It’s my annual Taxes from A to Z series! This time, it’s Tax Cuts and Jobs Act (TCJA) style. If you’re wondering whether you can claim home office expenses or whether to deduct a capital loss under the new law, you won’t want to miss a single letter.
I is for Innocent Spouse.
When you file a joint tax return for federal tax purposes, the law holds you and your spouse jointly and severally responsible for the entire tax liability. What this means is that the Internal Revenue Service (IRS) may collect the tax due from the both of you or either one of you. This is true even if you later separate or get a divorce, and it’s true even if your divorce decree says that your ex is responsible for the outstanding tax debt.
Typically, you remain liable for the tax unless you can prove that you didn’t know or had no reason to know about the liability. You are also responsible for any additional tax that might be assessed later as an adjustment or as the result of an audit. That might be due to unreported income (income received by your spouse or former spouse that was not reported) or an incorrect tax deduction, credit, or other adjustment claimed by your spouse or former spouse.
You would seek innocent spouse relief from the IRS when you become aware of the tax liability, and you believe that it is not yours (meaning that it belongs only to your spouse or former spouse) or that it would be unfair to hold you responsible for the tax liability. In most cases, innocent spouse relief is limited to taxpayers who are no longer married.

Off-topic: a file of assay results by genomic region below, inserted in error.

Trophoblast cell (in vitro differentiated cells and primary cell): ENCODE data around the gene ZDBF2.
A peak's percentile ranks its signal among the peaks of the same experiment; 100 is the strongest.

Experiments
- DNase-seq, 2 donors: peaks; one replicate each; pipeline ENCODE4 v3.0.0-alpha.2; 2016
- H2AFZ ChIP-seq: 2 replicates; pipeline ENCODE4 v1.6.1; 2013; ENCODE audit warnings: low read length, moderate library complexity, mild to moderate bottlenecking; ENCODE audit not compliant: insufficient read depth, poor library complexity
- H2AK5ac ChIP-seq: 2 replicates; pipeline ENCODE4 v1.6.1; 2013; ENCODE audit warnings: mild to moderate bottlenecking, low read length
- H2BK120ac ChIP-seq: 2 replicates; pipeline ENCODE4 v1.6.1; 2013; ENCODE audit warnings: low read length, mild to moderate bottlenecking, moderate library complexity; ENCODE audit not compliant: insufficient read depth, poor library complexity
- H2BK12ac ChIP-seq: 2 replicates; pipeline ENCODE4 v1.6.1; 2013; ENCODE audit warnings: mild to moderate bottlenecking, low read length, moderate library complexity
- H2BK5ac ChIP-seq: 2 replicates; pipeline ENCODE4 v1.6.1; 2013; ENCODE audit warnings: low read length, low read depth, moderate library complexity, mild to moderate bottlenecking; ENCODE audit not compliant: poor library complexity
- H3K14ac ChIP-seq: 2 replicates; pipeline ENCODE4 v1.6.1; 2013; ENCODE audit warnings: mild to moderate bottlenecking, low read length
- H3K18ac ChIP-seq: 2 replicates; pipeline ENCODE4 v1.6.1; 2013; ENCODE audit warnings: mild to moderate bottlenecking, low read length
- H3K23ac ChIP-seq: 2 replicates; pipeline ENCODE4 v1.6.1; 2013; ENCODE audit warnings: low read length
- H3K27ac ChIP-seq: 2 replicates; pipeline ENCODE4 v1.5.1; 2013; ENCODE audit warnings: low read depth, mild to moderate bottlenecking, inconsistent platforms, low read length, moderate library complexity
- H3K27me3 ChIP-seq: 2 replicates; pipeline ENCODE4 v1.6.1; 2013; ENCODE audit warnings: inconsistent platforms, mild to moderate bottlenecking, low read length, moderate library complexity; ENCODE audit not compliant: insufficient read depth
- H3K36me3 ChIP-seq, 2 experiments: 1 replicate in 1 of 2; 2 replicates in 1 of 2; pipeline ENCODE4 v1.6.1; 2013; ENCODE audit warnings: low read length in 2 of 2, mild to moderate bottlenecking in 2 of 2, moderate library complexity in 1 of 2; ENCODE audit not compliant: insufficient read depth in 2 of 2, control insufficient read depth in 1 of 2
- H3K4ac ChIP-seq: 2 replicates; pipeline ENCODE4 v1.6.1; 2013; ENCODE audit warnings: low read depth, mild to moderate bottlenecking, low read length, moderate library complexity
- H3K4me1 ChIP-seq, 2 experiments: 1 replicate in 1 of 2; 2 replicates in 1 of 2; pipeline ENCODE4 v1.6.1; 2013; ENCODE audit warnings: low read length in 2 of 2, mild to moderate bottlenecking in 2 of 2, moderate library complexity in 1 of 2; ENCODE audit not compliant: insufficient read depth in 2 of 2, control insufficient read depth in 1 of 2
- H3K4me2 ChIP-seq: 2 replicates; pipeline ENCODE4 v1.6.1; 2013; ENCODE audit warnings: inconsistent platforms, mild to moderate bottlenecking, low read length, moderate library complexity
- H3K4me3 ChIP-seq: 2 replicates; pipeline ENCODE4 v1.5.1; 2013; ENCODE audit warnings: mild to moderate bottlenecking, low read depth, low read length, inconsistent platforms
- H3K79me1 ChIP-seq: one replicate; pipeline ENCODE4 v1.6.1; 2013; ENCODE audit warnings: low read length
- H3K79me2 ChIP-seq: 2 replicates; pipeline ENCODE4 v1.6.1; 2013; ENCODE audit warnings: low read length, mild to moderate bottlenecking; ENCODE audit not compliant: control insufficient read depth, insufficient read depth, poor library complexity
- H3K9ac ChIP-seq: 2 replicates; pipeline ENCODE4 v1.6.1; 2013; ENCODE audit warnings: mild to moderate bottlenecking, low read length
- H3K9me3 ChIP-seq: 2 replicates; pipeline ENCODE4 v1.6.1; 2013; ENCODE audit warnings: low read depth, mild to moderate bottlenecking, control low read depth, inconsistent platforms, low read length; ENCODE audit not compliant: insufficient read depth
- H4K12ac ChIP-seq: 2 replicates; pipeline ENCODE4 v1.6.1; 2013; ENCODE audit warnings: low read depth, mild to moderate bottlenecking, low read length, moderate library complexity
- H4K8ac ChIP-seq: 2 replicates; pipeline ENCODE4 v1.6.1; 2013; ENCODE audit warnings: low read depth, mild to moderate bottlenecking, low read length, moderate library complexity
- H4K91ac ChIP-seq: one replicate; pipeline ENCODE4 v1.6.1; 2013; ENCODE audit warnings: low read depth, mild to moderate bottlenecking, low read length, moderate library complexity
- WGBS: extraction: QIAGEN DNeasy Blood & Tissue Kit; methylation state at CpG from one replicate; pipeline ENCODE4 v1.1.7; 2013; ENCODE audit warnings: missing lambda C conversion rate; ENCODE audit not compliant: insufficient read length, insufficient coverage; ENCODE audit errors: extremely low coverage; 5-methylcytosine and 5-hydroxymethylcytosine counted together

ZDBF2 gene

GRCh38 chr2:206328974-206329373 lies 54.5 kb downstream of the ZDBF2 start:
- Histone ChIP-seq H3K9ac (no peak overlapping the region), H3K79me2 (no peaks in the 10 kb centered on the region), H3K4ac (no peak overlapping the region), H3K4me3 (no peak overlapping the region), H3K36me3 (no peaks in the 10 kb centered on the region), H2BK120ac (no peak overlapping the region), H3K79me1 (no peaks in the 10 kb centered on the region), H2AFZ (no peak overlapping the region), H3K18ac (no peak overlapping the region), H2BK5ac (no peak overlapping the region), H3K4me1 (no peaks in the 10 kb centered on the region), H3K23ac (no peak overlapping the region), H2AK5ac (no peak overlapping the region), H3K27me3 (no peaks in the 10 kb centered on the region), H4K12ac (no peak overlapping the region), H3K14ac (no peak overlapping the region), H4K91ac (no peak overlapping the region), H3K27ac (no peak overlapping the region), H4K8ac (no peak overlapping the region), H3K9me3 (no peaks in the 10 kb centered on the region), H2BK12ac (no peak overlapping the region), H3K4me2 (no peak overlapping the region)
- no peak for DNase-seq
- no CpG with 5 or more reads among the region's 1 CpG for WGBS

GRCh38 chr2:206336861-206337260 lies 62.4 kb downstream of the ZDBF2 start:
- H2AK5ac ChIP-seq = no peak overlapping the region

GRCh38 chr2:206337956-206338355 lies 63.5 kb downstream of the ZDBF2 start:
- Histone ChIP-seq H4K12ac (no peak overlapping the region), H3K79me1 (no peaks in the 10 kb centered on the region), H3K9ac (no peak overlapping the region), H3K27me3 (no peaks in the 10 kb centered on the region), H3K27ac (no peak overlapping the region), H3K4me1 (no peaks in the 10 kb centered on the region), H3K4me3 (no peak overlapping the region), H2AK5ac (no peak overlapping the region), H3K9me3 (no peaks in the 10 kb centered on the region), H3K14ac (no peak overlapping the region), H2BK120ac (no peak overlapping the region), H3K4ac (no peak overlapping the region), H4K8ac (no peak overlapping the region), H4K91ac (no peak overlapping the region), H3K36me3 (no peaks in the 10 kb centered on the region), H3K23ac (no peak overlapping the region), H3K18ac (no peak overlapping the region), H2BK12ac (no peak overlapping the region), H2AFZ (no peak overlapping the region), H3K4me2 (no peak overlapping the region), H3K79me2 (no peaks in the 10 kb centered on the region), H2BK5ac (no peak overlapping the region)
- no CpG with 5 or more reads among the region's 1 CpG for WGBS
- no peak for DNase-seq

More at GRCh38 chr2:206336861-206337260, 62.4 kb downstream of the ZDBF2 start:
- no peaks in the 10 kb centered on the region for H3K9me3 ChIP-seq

Remember that if you live in a community property state, the rules may be different. Community property states are Arizona, California, Idaho, Louisiana, Nevada, New Mexico, Texas, Washington, and Wisconsin.
You are not eligible for innocent spouse relief if you have entered into an offer in compromise or closing agreement with the IRS (for the same liability). You also do not qualify for innocent spouse relief if you have already been to court where a court considered whether to grant you relief from the joint liability and decided not to do so, or if the court did not consider whether to grant you relief from the joint liability, but you participated in the proceeding and could have asked for relief.
You apply for relief using federal form 8857, Request for Innocent Spouse Relief (downloads as a PDF). Be prepared: The application is several pages long and asks for detailed information about your marital status, living arrangements and finances.
The statute of limitations for claiming relief is typically two years after the date on which the IRS first attempted to collect the tax from you. Some exceptions apply, including a filing of a proof of claim in a bankruptcy proceeding, the filing of a suit against you to collect the joint liability or notification by the IRS of the intent to levy.
Be aware that any claim for innocent spouse relief requires the IRS to reach out to your former spouse – even in cases of domestic abuse. The IRS will then send a preliminary determination letter to you and your spouse or former spouse, and you will both have the opportunity to appeal.
If this sounds draining, you should be aware that it can be. I always urge taxpayers who may qualify for innocent spouse relief to check with a tax professional for assistance.
For more Taxes From A To ZTM 2019, check out the rest of the series: